A runaway priestess. A dedicated prince. A passionate and vibrant encounter in the forest. Two worlds connected by forbidden love. A connection beyond death.

An emerald-green vine sprouted from the ground, where the two lovers were laid to rest. Delicate and strong, its tendrils wrapped like an embrace.

Deemed the “nectar of the gods” and “the queen of spices”, only vanilla has the power to tame the harshest of flavors and to sweeten the bitter.

Beautiful vanilla. The perfect spice to tame the fierce tequila.

The Totonacos cherished the aromatic and culinary benefits of the vanilla orchid. For them, this orchid played a fundamental role in their daily life, rituals and trade relationships.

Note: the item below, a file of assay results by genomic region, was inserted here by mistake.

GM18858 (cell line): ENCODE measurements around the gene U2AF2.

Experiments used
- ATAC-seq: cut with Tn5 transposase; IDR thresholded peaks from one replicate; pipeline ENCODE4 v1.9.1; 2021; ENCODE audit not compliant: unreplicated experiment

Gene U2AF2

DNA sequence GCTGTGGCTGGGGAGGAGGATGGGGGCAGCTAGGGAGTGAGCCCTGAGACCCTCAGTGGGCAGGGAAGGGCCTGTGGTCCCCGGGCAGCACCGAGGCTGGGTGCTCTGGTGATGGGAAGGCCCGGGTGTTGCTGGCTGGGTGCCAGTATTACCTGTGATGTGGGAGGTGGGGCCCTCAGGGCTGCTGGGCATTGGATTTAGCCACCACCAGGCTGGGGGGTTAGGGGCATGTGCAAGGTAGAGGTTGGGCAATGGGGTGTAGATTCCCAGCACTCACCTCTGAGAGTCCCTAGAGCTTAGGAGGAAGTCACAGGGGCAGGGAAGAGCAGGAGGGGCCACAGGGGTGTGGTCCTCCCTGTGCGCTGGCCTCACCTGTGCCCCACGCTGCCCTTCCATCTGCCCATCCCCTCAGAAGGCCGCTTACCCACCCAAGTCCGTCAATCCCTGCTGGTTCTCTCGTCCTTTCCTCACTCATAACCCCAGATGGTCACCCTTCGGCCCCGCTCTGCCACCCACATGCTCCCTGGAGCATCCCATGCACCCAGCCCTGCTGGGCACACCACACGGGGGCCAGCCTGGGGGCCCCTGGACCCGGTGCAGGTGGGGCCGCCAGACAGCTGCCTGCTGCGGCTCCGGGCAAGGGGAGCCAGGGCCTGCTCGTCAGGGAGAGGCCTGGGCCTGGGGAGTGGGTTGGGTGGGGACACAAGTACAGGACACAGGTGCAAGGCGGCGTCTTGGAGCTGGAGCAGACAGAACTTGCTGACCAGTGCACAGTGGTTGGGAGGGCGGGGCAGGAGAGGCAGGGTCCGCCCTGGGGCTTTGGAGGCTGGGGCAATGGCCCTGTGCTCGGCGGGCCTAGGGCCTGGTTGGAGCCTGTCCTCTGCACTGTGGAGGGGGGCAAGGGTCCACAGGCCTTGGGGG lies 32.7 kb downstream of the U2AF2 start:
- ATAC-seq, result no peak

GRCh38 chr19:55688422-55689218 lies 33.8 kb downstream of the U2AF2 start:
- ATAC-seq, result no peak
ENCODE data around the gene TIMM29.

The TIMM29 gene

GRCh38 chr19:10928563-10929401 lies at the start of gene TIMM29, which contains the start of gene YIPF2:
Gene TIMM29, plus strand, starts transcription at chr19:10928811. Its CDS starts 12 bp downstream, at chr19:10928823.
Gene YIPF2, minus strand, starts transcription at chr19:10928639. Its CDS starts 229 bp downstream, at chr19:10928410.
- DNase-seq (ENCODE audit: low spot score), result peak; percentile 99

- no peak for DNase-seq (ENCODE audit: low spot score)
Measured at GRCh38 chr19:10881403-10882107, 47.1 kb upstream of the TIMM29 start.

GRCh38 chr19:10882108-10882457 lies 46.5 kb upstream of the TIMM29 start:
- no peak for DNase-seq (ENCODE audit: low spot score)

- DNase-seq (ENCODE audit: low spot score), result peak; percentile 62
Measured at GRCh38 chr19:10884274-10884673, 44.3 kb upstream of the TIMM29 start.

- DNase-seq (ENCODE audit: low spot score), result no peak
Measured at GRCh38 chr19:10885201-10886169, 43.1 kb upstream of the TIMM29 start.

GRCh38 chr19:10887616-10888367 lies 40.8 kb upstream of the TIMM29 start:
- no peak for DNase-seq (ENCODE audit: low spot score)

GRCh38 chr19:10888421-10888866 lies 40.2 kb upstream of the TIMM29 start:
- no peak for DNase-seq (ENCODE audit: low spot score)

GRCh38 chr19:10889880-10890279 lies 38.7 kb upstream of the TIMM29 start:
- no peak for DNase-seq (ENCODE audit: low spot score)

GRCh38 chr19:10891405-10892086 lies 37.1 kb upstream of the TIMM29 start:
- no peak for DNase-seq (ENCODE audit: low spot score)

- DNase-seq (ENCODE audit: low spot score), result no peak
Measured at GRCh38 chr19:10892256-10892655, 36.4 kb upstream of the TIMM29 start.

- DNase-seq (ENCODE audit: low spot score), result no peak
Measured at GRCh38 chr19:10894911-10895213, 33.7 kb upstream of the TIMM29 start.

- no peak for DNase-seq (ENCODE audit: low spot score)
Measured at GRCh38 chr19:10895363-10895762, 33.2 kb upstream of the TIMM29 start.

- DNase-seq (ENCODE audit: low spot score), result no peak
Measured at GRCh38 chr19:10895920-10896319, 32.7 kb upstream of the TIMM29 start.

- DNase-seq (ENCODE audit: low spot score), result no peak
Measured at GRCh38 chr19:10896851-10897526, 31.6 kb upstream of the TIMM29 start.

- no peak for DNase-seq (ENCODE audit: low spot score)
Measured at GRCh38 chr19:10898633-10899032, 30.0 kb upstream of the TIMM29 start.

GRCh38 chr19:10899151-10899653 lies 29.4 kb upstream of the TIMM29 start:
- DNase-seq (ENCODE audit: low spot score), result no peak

When the Totonacapans were conquered by the Aztecs, vanilla was one of the most demanded tributes, as it was used to flavor various foods and drinks, especially chocolate.

It was a highly valued product throughout Mesoamerica.

Vanilla was also highly valued by the Totonacs because it was part of their worldview, as during harvesting and processing they performed rituals and offerings in gratitude to the Lord of the Mountain, Kiwikgolo.

In the Totonacos language, vanilla is called Xanath ("hidden flower"), in Nánuahtl it is called "Tlilxóchitl" ("black flower").

The Spanish gave it the name “vanilla” because 15-30 cm long fruits resembled a scabbard.